Continued from Chapter 36a
Physical or spiritual body?
What does the New Testament claim happened to the corpse of Jesus? Jesus is said to have been resurrected, to have entered into another kind and level of existence, one in which he will never again die.
The New Testament authors are ambivalent on the subject of whether Jesus was resurrected with a physical body or only as a spirit. What was the state of the returned Jesus? The early church could not agree as to what was his post-resurrection nature: Did he undergo a “physical” or a “spiritual” resurrection? Disputes in early Christian literature show that Christians accepted disparate understandings of Jesus and his alleged resurrection. The earliest Christian teachings did not uniformly stress that Jesus rose with a physical body.
For our discussion, the crucial time period is at the moment the alleged resurrection took place. However, we must take into consideration the nature of the alleged later appearances as well. Luke and John write in their respective Gospels that Jesus appeared, on occasion, after the resurrection in a physical body. John illustrates this by having Jesus order Mary Magdalene to stop touching him (John 20:17). By this he wishes to show that the body of Jesus was, after the resurrection, a tangible object. John continues in this manner when he writes that Thomas was instructed by the resurrected Jesus to touch him.
And after eight days again his disciples were inside and Thomas with them. Jesus came, the doors having been shut, and stood in the midst, and said: “Peace be to you.” Then he said to Thomas: “Put your finger here, and see my hands, and take your hand and thrust it into my side.” (John 20:26-27) While nothing is mentioned of his actually touching Jesus, the reader is left with the impression that what Thomas discerned was the physical nature of Jesus. John does not indicate whether the apparition actually looked like Jesus. Luke states emphatically that Jesus was not a spirit. He writes that when Jesus allegedly appeared in Jerusalem to the eleven apostles they imagined that they were seeing a spirit. They were then instructed to look at his hands and feet. “‘See my hands and my feet, that it is I myself; touch me and see, for a spirit does not have flesh and bones as you see that I have.’ And when he said this he showed them his hands and his feet” (Luke 24:39-40).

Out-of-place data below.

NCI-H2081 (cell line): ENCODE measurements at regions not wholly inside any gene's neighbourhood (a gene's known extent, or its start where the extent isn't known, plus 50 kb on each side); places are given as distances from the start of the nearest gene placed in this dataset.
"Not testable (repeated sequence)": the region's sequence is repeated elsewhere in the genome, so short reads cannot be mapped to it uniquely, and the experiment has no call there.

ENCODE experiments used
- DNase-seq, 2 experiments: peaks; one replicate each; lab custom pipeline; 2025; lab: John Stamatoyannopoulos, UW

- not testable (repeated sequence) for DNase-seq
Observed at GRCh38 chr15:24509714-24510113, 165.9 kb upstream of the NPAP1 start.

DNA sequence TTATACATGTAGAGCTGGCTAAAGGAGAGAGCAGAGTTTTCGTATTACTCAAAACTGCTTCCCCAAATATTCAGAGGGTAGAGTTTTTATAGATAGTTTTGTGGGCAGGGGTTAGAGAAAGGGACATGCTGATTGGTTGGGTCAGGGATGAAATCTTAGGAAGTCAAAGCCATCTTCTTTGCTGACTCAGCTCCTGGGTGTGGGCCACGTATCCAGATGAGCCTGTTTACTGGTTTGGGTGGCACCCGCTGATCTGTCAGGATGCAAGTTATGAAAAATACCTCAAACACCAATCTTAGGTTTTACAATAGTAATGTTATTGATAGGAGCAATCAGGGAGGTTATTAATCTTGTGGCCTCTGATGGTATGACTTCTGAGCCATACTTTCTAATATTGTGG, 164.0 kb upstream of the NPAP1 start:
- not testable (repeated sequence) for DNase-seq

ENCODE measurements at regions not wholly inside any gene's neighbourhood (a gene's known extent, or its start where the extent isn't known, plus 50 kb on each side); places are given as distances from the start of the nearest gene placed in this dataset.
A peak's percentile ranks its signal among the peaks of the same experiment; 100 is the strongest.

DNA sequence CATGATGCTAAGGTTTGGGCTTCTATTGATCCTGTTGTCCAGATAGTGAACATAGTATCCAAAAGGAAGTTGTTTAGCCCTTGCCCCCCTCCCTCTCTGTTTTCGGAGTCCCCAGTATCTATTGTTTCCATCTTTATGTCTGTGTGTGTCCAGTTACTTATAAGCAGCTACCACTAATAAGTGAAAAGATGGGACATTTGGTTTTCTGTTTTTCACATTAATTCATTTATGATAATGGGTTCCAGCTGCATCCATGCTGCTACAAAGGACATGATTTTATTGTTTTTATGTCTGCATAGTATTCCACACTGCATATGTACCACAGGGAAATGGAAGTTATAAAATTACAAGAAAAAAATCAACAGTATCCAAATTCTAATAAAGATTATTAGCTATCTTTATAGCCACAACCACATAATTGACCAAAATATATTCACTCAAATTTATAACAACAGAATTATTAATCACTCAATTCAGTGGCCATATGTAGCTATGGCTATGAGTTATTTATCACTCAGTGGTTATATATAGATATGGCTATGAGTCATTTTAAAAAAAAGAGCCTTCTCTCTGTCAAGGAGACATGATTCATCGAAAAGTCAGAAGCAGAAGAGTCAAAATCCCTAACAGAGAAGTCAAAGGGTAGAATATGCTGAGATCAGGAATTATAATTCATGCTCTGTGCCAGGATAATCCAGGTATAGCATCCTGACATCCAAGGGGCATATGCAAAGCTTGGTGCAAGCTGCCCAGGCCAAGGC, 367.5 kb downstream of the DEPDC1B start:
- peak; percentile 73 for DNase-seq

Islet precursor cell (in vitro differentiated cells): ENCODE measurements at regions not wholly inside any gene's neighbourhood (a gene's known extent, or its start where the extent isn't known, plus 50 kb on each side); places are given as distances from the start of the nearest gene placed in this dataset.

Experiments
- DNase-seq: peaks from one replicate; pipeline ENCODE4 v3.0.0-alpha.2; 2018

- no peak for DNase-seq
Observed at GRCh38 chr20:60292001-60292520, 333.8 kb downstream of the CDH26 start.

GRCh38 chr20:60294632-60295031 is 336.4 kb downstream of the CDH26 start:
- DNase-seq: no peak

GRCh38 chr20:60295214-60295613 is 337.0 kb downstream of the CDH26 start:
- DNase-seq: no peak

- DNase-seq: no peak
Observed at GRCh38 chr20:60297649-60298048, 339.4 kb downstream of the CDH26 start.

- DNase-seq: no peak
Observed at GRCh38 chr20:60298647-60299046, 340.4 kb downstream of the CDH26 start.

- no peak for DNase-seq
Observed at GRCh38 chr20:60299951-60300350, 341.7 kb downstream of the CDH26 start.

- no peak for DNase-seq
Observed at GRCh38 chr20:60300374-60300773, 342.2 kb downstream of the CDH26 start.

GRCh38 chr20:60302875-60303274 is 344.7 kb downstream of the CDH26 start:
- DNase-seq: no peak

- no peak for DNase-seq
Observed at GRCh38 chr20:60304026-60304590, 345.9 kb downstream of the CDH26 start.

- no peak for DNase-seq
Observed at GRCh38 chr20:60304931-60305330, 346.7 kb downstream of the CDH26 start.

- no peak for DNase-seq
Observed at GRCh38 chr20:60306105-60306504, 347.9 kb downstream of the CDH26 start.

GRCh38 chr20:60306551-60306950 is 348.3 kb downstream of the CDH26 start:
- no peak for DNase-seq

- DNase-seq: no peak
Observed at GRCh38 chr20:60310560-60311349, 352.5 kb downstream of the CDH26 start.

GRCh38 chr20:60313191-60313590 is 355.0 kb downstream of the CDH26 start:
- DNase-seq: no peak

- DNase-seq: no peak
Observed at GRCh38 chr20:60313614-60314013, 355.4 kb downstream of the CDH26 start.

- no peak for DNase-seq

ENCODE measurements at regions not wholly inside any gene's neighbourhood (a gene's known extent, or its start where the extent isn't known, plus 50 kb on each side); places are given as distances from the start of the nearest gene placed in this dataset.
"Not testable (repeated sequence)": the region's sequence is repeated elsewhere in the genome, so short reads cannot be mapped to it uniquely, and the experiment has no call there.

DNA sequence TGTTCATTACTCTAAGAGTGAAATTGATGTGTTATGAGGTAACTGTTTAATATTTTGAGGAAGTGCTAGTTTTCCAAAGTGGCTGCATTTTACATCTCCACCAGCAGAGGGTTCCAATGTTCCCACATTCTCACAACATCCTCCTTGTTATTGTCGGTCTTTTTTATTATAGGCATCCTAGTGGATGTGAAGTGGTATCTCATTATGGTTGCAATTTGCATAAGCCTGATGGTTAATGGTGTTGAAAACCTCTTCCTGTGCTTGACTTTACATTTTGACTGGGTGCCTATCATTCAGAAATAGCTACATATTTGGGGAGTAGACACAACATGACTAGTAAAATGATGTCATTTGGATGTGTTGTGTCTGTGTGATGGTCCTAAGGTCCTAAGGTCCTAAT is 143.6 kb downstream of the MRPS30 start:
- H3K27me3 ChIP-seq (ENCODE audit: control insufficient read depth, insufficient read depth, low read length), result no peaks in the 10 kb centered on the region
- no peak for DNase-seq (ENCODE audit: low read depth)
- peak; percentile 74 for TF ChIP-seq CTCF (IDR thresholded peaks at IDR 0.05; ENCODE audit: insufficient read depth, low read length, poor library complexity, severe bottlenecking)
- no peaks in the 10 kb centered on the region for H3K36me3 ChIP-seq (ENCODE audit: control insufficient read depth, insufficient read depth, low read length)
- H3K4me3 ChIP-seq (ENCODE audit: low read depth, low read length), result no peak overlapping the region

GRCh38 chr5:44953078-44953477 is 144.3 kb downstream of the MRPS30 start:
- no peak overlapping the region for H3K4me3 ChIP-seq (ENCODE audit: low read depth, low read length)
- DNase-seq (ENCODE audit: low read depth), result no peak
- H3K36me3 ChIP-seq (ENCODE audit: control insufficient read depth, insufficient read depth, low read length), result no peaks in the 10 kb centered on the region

Luke claims that Jesus appeared in an actual physical body, without clearly indicating whether it was the same body as he had before his death. Identification was to be made not by his facial features but by his wounds. The evangelist then states that Jesus, as further proof of his physical state, partakes of their meal (Luke 24:41-43). Luke suggests that a definite physical resurrection took place. The implication of his words is that whereas a spirit is not a tangible object, which one is able to touch, the post-resurrection Jesus was an actual physical being that could be touched and was even capable of consuming food. Alternately, Luke may be saying that Jesus is not simply an intangible spirit but, rather, a “divine being,” which could metamorphose from his “spirit” self to assume a solid material form that could be touched or partake of food.
Whatever Luke or John may have believed about the tangibility of Jesus’ body when he allegedly appeared to his followers, the respective epistles attributed to Peter and Paul state emphatically that Jesus did not rise in a physical body. Paul explicitly denies that the resurrection body is physical. Instead, he said, it is spiritual (1 Corinthians 15:12- 57). In Paul’s explanation of the nature of the body at the time of resurrection, he denies the physical resurrection, saying that the “natural body” is buried, but what is raised is a “spiritual body” (1 Corinthians 15:44). There is a transformation from a dead physical body to a living spiritual one. This he applies not just to ordinary human beings, but even to Jesus. Although Paul refers to the post-resurrection Jesus as a “man” in 1 Timothy 2:5, he obviously does not mean that Jesus is a physical man. Paul emphatically declares the risen Jesus to be spirit, not flesh: “The last Adam [literally “man” in Hebrew] became a life-giving spirit” (1 Corinthians 15:45). Accordingly, Paul’s resurrected Jesus was not a man in the physical sense, but rather, a spiritual man. The author of the First Epistle of Peter states that the change from flesh to spirit occurred at the moment of resurrection.